The following is an interesting excerpt from an article by health.com which outlines the best sleep positions for a good night's rest (as well as a host of other advantages and disadvantages).
Our preferred PM pose could be giving you back and neck pain, tummy troubles, even premature wrinkles. Here are the best positions for your body - plus the one you may want to avoid.
The Best: Back position Good for: Preventing neck and back pain, reducing acid reflux, minimizing wrinkles, maintaining perky breasts. Bad for: Snoring The scoop: Sleeping on your back makes it easy for your head, neck, and spine to maintain a neutral position. You're not forcing any extra curves into your back, says Steven Diamant, a chiropractor in New York City. It's also ideal for fighting acid reflux, says Eric Olson, MD, co-director of the Mayo Clinic Center for Sleep Medicine in Rochester, Minnesota: "If the head is elevated, your stomach will be below your esophagus so acid or food can't come back up."
Back-sleeping also helps prevent wrinkles, because nothing is pushing against your face, notes Dee Anna Glaser, M.D., a professor of dermatology at Saint Louis University. And the weight of your breasts is fully supported, reducing sagginess. Consider this: "Snoring is usually most frequent and severe when sleeping on the back," Olson says. Perfect pillow: One puffy one. The goal is to keep your head and neck supported without propping your head up too much.
Next Best: Side position Good for: Preventing neck and back pain, reducing acid reflux, snoring less, sleeping during pregnancy Bad for: Your skin and your breasts The scoop: Side-sleeping is great for overall health - it reduces snoring and keeps your spine elongated. If you suffer from acid reflux, this is the next best thing to sleeping on your back. Now for the downside: "Sleeping on your side can cause you to get wrinkles," Glaser says. Blame all that smushing of one side of your face into the pillow. This pose also contributes to breast sag, since your girls are dangling downward, stretching the ligaments, says Health magazine's Medical Editor Roshini Rajapaksa, M.D. Consider this: If you're pregnant, sleep on your left side. It's ideal for blood flow. Perfect pillow: A thick one. "You need to fill the space above your shoulder so your head and neck are supported in a neutral position," says Ken Shannon, a physical therapist at Brigham and Women's Hospital in Boston.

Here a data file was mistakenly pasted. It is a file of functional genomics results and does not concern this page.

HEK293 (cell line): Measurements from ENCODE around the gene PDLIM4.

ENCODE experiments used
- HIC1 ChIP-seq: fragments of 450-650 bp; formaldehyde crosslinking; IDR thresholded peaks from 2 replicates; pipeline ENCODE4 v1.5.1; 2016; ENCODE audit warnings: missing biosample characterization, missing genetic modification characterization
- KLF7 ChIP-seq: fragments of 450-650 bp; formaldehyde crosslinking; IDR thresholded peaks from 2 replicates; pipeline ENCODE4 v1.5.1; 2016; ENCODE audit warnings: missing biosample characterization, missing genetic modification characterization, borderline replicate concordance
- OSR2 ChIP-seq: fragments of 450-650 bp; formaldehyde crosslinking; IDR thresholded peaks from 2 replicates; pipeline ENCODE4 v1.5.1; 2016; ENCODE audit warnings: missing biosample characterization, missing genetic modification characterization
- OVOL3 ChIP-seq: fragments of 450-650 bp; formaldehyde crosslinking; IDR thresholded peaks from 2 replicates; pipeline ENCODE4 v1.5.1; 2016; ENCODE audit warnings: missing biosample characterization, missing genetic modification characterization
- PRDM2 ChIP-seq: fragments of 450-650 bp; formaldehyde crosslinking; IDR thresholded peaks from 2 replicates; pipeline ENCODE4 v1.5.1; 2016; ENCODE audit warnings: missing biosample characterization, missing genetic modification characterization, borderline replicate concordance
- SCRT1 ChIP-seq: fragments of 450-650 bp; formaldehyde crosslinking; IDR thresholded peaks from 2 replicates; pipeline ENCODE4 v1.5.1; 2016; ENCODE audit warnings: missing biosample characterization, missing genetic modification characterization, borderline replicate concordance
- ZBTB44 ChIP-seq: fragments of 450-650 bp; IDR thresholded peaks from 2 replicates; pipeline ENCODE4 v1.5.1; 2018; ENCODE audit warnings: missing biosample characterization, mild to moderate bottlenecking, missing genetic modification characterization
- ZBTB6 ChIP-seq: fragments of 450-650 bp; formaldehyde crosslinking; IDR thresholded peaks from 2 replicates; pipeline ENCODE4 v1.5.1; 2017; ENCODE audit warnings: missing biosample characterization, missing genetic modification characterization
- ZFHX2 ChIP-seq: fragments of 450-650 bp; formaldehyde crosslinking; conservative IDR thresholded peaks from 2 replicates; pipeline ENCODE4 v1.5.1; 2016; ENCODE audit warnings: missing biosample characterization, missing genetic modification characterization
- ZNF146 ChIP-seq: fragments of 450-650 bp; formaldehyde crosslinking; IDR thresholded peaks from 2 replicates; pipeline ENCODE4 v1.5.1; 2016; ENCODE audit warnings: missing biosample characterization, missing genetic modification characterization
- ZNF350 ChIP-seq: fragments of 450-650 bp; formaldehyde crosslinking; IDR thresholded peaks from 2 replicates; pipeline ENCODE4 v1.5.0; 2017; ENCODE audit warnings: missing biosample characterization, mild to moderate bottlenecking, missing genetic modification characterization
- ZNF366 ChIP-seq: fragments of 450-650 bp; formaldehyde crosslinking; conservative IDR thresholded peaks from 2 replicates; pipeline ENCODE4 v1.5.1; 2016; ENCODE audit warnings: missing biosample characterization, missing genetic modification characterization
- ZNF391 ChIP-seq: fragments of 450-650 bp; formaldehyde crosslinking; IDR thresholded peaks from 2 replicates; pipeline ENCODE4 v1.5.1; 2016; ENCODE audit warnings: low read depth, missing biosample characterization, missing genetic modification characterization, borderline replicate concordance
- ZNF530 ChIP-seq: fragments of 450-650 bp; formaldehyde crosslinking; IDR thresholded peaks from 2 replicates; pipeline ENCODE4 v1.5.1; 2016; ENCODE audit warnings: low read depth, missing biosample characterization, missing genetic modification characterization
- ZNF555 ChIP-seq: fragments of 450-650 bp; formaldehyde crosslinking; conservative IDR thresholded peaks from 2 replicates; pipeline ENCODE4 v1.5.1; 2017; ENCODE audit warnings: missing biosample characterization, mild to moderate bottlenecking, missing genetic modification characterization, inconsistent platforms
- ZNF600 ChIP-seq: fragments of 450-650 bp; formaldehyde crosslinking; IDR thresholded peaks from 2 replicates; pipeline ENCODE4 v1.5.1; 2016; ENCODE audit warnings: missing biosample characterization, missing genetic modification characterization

Not Ideal: Fetal position Good for: Snoring less, sleeping during pregnancy Bad for: Preventing neck and back pain, minimising wrinkles, maintaining perky breasts The scoop: Outside of your mother's uterus, resting in a tight fetal pose isn't a great idea. When you snooze with your knees pulled up high and chin tucked into your chest, you may feel it in the morning, especially if you have an arthritic back or joints, Olson says. "This curved position also restricts diaphragmatic breathing," adds Dody Chang, a licensed acupuncturist with the Center for Integrative Medicine at Greenwich Hospital in Connecticut. And if you make this your nightly pose, you may bring on premature facial wrinkles and breast sag. Consider this: Just straighten out a bit - try not to tuck your body into an extreme curl. Perfect pillow: One plump pillow - the same as side position, to give your head and neck support.
The Worst: Stomach position Good for: Easing snoring Bad for: Avoiding neck and back pain, minimizing wrinkles, maintaining perky breasts The scoop: "Stomach-sleeping makes it difficult to maintain a neutral position with your spine," Shannon explains. What's more, the pose puts pressure on joints and muscles, which can irritate nerves and lead to pain, numbness, and tingling.
"Think about the soreness you'd feel if you kept your neck turned to one side for 15 minutes during the day," Diamant explains. In this position you have your head to one side for hours at a time. You won't necessarily feel it the next day, but you may soon start to ache. Consider this: Do you snore? "Stomach-sleeping may even be good for you," Olson says. Face down keeps your upper airways more open. So if you snore and aren't suffering from neck or back pain, it's fine to try sleeping on your belly. Perfect pillow: Just one (and make it a thin one) or none at all.